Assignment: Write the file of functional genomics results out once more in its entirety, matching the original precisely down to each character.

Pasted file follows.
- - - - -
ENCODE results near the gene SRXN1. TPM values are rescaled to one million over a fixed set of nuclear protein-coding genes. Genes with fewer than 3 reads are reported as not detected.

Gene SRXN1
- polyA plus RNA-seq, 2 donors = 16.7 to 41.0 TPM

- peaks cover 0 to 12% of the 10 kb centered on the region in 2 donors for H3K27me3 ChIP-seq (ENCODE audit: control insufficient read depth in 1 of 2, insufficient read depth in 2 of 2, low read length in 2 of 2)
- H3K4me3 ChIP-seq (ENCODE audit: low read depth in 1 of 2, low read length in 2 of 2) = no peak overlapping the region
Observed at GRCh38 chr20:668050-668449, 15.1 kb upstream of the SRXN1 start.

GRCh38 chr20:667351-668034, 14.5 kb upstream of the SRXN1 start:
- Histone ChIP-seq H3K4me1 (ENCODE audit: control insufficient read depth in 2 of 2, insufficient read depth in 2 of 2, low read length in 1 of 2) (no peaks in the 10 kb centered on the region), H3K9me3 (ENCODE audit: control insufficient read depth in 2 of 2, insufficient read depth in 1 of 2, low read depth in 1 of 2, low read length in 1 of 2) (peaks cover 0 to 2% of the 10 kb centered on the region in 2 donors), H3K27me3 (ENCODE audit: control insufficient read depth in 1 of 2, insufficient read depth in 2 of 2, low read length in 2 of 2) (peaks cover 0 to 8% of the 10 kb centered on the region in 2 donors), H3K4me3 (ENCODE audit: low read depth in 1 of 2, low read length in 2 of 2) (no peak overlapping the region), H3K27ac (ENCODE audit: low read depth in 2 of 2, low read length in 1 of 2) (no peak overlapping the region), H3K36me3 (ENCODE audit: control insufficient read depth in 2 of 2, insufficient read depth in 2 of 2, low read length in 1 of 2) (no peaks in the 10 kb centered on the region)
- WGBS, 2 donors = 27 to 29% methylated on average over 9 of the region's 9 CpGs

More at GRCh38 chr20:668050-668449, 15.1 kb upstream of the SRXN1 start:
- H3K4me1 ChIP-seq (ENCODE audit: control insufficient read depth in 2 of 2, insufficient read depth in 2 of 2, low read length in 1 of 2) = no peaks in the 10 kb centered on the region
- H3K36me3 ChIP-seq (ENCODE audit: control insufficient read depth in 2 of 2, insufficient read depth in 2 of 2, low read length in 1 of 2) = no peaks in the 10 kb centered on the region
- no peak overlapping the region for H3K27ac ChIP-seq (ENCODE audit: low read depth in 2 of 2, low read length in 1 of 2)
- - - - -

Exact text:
ENCODE results near the gene SRXN1. TPM values are rescaled to one million over a fixed set of nuclear protein-coding genes. Genes with fewer than 3 reads are reported as not detected.

Gene SRXN1
- polyA plus RNA-seq, 2 donors = 16.7 to 41.0 TPM

- peaks cover 0 to 12% of the 10 kb centered on the region in 2 donors for H3K27me3 ChIP-seq (ENCODE audit: control insufficient read depth in 1 of 2, insufficient read depth in 2 of 2, low read length in 2 of 2)
- H3K4me3 ChIP-seq (ENCODE audit: low read depth in 1 of 2, low read length in 2 of 2) = no peak overlapping the region
Observed at GRCh38 chr20:668050-668449, 15.1 kb upstream of the SRXN1 start.

GRCh38 chr20:667351-668034, 14.5 kb upstream of the SRXN1 start:
- Histone ChIP-seq H3K4me1 (ENCODE audit: control insufficient read depth in 2 of 2, insufficient read depth in 2 of 2, low read length in 1 of 2) (no peaks in the 10 kb centered on the region), H3K9me3 (ENCODE audit: control insufficient read depth in 2 of 2, insufficient read depth in 1 of 2, low read depth in 1 of 2, low read length in 1 of 2) (peaks cover 0 to 2% of the 10 kb centered on the region in 2 donors), H3K27me3 (ENCODE audit: control insufficient read depth in 1 of 2, insufficient read depth in 2 of 2, low read length in 2 of 2) (peaks cover 0 to 8% of the 10 kb centered on the region in 2 donors), H3K4me3 (ENCODE audit: low read depth in 1 of 2, low read length in 2 of 2) (no peak overlapping the region), H3K27ac (ENCODE audit: low read depth in 2 of 2, low read length in 1 of 2) (no peak overlapping the region), H3K36me3 (ENCODE audit: control insufficient read depth in 2 of 2, insufficient read depth in 2 of 2, low read length in 1 of 2) (no peaks in the 10 kb centered on the region)
- WGBS, 2 donors = 27 to 29% methylated on average over 9 of the region's 9 CpGs

More at GRCh38 chr20:668050-668449, 15.1 kb upstream of the SRXN1 start:
- H3K4me1 ChIP-seq (ENCODE audit: control insufficient read depth in 2 of 2, insufficient read depth in 2 of 2, low read length in 1 of 2) = no peaks in the 10 kb centered on the region
- H3K36me3 ChIP-seq (ENCODE audit: control insufficient read depth in 2 of 2, insufficient read depth in 2 of 2, low read length in 1 of 2) = no peaks in the 10 kb centered on the region
- no peak overlapping the region for H3K27ac ChIP-seq (ENCODE audit: low read depth in 2 of 2, low read length in 1 of 2)